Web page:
Headlines > News > UP Aerospace Says Rocket ''Needed Just Three More Seconds'' to Have Reached Space; Homing-in on Anomaly Cause

UP Aerospace Says Rocket ''Needed Just Three More Seconds'' to Have Reached Space; Homing-in on Anomaly Cause

Published by Sigurd De Keyser on Sat Oct 7, 2006 6:02 pm
Share
More share options
Tools

UP Aerospace, Inc., www.upaerospace.com the world’s premier supplier of low-cost space access, has announced its preliminary analysis of its September 25th launch at Spaceport America.

According to Jerry Larson, President of UP Aerospace, “We’re homing-in on the cause of our flight anomaly. As we suspected early on, we have not seen any major issues. The entire vehicle — from nosecone to airframe to motor to fins — remained structurally sound throughout the entire flight. Everything was fine from launch, through apogee, back through the atmosphere, to landing. There were no premature flight events. All of the key systems were operating as anticipated.”

Larson continued, “All of our analysis and radar data confirms that the rocket was traveling on a perfect trajectory towards space. If it continued to fly on the same trajectory for just another three seconds, and thus exiting the densest portion of the atmosphere, it would have continued on its way into space. All of the velocity and trajectory requirements were right on the mark for a fully successful space flight.”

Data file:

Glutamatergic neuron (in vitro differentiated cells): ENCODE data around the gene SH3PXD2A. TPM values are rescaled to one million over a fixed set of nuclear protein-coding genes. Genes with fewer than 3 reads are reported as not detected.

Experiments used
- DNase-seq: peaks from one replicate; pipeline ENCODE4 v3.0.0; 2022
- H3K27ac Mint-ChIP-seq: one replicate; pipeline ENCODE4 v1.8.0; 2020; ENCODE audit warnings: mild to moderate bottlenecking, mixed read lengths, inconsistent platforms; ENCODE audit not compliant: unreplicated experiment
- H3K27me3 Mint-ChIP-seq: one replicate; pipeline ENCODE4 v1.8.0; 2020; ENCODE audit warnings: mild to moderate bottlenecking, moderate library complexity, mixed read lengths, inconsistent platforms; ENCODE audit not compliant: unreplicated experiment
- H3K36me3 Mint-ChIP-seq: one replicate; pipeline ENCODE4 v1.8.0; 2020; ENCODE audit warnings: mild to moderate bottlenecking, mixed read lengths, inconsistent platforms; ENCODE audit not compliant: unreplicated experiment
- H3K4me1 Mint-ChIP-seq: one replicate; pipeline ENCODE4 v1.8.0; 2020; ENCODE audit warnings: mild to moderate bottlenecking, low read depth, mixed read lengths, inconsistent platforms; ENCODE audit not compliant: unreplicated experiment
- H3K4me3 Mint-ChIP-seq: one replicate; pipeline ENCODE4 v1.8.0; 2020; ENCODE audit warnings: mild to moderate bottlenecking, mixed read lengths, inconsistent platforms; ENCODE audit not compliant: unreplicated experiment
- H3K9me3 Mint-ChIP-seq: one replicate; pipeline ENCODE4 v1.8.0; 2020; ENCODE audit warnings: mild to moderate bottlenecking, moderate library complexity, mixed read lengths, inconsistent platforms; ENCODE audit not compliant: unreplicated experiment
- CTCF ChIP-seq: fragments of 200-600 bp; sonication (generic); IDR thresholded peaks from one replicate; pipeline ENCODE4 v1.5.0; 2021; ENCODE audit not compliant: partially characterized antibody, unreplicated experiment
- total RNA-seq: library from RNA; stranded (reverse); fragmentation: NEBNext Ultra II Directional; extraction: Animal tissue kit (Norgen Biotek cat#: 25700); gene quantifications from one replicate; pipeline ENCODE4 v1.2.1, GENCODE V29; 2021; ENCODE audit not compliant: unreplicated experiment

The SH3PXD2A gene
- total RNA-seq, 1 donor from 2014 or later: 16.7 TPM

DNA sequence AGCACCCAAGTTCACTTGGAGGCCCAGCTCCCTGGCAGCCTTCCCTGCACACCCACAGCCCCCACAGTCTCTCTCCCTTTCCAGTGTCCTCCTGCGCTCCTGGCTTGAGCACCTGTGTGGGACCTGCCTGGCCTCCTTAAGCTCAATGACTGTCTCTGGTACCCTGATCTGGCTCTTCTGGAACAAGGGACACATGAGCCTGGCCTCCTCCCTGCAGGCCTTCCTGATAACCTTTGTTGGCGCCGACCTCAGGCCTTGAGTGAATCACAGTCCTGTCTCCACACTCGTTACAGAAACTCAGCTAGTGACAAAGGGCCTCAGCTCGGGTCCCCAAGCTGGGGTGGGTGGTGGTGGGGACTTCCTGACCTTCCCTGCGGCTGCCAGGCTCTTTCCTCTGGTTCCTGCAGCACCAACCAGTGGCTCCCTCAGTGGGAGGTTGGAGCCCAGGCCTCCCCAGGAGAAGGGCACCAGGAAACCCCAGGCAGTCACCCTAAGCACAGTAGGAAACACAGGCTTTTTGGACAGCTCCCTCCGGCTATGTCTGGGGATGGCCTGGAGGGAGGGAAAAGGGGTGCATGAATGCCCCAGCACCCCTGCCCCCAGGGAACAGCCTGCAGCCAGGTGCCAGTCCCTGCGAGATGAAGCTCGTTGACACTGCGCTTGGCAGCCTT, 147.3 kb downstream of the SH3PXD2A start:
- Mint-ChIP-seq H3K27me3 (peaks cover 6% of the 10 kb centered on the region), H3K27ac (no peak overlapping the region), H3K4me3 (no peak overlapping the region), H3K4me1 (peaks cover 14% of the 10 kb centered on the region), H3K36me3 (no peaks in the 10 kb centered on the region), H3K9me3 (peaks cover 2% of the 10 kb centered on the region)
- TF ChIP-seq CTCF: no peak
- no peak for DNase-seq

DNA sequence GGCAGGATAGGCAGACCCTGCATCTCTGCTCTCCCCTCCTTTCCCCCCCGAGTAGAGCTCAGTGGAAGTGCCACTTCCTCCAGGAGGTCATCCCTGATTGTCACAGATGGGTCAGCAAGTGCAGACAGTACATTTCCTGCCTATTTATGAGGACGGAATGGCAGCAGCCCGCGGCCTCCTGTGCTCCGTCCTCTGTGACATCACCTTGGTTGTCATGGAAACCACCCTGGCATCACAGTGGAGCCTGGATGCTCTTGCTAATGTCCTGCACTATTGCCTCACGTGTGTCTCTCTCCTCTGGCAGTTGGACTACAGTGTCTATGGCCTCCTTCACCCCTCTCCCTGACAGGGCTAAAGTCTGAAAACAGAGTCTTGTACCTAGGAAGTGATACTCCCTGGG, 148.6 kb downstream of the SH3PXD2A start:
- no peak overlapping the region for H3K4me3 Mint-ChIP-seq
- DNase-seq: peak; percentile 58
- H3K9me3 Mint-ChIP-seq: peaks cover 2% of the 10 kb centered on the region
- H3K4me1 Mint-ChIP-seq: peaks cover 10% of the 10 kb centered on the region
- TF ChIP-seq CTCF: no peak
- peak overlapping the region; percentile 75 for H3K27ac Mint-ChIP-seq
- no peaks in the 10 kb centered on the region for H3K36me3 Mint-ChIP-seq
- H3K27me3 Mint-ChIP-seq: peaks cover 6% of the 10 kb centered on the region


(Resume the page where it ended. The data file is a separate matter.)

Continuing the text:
Larson added, “The subtlety of the anomaly is what is making the analysis a little more time-consuming. But that, in itself, is good news. A major anomaly would be quickly apparent. We’ve thus been able to rule out many things that would be serious issues.”

Larson continued, “To assist in the investigation, the Spaceport created an Anomaly Investigation Board. In tandem with the Board and Spaceport personnel, we’re combing through mounds of radar data collected by our partners at the White Sands Missile Range. In a very short time, we’ll zero-in on the root cause, inform our Launch Partners and the media, and start preparing for our next flights. I think people will be surprised at how fast we return to flight operations.”

Larson further added, “We have a very full launch calendar for this year, and through 2007, 2008, and beyond. We just want to make sure everything is 100% perfect before proceeding.”

Larson concluded, “Our next two rockets — SL-2 and SL-3 — are already built, checked out, and ready to fly. The staff at Spaceport America has been great in helping us get back on track for our next launch, which is planned to take place before the end of this year. We’re looking forward to getting into a nice launch rhythm at Spaceport America — with up to two space-launches occurring there per month.”

UP Aerospace’s SpaceLoft XL vehicle can launch up to 110 pounds (50 kilograms) of scientific, educational, and entrepreneurial payloads into space, with an altitude capability of up to 140 miles (225 kilometers). The company is scheduling up to 30 space launches per year from New Mexico’s Spaceport America.

For more information on UP Aerospace, Inc., and its uniquely affordable space-launch capabilities, visit www.upaerospace.com

No comments
Start the ball rolling by posting a comment on this article!
Leave a reply
You must be logged in to post a comment.
© 2014 The International Space Fellowship, developed by Gabitasoft Interactive. All Rights Reserved.  Privacy Policy | Terms of Use